2. Hello
    I just heard your interview with the CBC – Writers and Company- and I felt compelled to drop you a line.
    I was so totally impressed with the breath and depth of knowledge of Classical and Modern literature. Every question you answered as if you had actually been there. I can’t remember the last time I couldn’t tear myself away from an interview.
    Thank you.

  3. Hello!

    Your audiobook popped up while I was searching for my next book to listen to. I LOVED it, and also loved that you narrated it (i’ve just started narrating audiobooks and I know what it takes to do that, but of course I’m simply reading the manuscript with my eyes. It meant so much to me to hear the book with your voice). The history of blindness and assistive technology and the many literary references were fascinating, and it was also fabulous for me to hear your personal history throughout the book, with your fierce intelligence and spunk.

    My son, Casey, has Lebers congenital amaurosis, but it was so puzzling when he was a toddler figuring out what was going on with that kid (with some infuriating doctor experiences). Casey felt pretty liberated when he got his first cane, but nonetheless from fourth grade on he was such a rebel, anti-authoritarian and anti-school! Frankly, it was comforting for me as a mom to read about your rebellious life. So thank you for that too.

    My son is now an adult, the father of two boys, and part of the band X Ambassadors (Daniel Kish is featured in their Renegades) video. He grew up to be a wonderful and happy man, but that doesn’t mean I didn’t worry about him for years! Their most recent album, The Beautiful Liar, has a companion dramatic podcast (coming out 11/3/21), about a blind high school girl. Would love to hear your take on it. I see that character growing up to be you, haha.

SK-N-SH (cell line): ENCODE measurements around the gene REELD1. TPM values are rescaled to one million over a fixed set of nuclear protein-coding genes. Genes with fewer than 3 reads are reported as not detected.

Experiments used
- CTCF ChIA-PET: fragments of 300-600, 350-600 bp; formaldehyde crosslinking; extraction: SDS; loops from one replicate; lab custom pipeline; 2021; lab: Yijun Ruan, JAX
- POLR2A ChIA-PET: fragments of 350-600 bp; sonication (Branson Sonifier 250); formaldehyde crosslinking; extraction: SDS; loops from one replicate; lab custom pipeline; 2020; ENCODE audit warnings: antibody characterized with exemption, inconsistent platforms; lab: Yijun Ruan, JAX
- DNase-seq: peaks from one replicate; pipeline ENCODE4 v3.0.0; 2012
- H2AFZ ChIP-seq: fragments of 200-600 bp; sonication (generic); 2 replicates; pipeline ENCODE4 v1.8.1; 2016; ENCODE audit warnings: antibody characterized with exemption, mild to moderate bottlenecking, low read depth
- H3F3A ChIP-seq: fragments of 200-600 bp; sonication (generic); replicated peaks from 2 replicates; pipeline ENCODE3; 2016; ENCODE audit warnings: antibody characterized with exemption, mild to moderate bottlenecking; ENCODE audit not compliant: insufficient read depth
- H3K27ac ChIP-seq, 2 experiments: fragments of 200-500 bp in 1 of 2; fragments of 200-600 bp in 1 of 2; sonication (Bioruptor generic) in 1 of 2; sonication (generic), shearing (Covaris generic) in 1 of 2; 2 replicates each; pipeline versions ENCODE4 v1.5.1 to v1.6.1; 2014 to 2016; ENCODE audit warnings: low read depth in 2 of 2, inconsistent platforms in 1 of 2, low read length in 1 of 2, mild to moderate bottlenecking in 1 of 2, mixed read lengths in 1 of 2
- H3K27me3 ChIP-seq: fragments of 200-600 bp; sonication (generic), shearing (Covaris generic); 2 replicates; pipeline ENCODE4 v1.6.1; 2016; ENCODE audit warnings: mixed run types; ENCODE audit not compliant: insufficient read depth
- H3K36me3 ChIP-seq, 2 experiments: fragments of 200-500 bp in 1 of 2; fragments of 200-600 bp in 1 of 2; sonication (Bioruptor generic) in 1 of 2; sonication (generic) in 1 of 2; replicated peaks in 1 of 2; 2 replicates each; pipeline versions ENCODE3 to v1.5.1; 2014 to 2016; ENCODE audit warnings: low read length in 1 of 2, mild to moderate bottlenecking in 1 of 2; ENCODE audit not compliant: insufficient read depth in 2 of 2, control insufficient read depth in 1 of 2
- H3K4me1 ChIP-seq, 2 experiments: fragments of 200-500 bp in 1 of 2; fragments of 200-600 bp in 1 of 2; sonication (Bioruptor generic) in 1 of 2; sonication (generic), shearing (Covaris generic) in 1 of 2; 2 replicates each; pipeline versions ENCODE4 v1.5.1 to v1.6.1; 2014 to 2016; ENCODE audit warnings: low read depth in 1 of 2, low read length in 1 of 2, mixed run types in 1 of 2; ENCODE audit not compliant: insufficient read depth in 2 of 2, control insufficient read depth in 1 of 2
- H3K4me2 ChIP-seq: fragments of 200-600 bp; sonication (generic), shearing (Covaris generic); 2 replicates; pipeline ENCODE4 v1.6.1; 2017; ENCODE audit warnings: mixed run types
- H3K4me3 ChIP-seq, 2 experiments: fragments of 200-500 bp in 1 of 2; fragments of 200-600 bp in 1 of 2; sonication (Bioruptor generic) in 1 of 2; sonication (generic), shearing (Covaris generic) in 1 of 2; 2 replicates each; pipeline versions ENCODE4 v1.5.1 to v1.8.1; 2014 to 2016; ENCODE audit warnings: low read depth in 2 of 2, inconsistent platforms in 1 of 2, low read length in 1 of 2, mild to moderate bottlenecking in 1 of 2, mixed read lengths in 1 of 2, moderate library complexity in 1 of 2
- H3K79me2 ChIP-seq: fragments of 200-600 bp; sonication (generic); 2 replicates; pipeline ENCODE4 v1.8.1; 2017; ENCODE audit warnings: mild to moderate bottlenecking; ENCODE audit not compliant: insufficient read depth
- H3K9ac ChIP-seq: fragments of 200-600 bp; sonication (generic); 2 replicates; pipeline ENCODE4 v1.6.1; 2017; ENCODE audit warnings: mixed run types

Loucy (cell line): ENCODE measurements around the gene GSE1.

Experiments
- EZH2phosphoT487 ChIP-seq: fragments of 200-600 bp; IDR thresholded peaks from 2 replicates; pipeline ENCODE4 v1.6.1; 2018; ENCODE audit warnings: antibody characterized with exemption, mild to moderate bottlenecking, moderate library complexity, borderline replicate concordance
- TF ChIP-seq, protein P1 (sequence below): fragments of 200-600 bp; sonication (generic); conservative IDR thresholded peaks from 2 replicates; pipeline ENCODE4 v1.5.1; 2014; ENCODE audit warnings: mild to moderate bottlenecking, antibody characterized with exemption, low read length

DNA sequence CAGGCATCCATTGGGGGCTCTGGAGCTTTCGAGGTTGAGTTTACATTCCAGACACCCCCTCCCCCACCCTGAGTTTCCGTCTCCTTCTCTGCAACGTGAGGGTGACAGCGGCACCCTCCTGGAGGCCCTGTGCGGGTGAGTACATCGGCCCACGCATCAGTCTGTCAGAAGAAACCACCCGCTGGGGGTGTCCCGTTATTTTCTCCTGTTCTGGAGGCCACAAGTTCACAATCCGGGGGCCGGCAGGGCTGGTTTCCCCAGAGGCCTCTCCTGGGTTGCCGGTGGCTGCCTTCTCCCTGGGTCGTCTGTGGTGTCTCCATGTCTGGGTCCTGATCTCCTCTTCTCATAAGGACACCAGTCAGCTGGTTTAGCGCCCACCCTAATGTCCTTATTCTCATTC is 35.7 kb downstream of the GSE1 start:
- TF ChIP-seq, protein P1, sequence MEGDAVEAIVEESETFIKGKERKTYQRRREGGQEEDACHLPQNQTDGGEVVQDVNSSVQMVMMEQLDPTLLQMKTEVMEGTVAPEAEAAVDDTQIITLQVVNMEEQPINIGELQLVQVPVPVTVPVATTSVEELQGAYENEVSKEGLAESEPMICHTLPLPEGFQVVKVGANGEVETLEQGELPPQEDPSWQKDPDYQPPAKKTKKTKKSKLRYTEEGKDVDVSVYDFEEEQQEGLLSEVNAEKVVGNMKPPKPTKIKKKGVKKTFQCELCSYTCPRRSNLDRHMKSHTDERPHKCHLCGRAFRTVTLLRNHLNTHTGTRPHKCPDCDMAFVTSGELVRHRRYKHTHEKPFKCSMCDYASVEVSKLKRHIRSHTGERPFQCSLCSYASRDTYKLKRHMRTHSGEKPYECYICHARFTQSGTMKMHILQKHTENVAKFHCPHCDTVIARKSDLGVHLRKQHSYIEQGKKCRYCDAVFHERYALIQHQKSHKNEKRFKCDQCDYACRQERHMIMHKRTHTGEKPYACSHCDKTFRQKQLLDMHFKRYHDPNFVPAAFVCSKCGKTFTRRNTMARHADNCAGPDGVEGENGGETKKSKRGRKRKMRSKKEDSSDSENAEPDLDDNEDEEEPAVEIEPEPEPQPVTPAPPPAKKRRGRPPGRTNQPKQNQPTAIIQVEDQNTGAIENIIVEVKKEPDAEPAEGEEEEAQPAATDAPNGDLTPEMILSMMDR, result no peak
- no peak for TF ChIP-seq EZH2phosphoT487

Thank you for your excellent, wonderful book!

    1. Hello, thank you for reaching out and for the kind words! I’m so happy to hear my book resonated. Also, I’m delighted to know about your son and his band. I will definitely check out their music and that podcast… All my best, Leona

  4. Good Morning! I’m Terry Galloway, a deaf, lesbian performance artist. I read your essay and laughed at your description of Helen Keller ‘s story as too wholesome and precious.” I grew up with Helen Keller stuffed down my throat as the one and only role model for a deaf girl.
    So I wholeheartedly agree with your description! Years ago I wrote, directed and produced a short film parody of The Miracle Worker called Annie Dearest- The Real Miracle Worker. SuperFest loved it and gave it awards; it has been show at film festivals all over the world; and it gets taught a lot in Universities lucky enough to have courses in Disability Studies. I have a link to the YouTube version which is captioned and should also be auto-described. But it has been years since it was put online. I thought you might think it was funny. Thanks for all you do on behalf of those of us who are deaf, disabled and weird of heart. Here’s the link to Annie Dearest: https://www.youtube.com/watch?v=MXNUN5OCZdY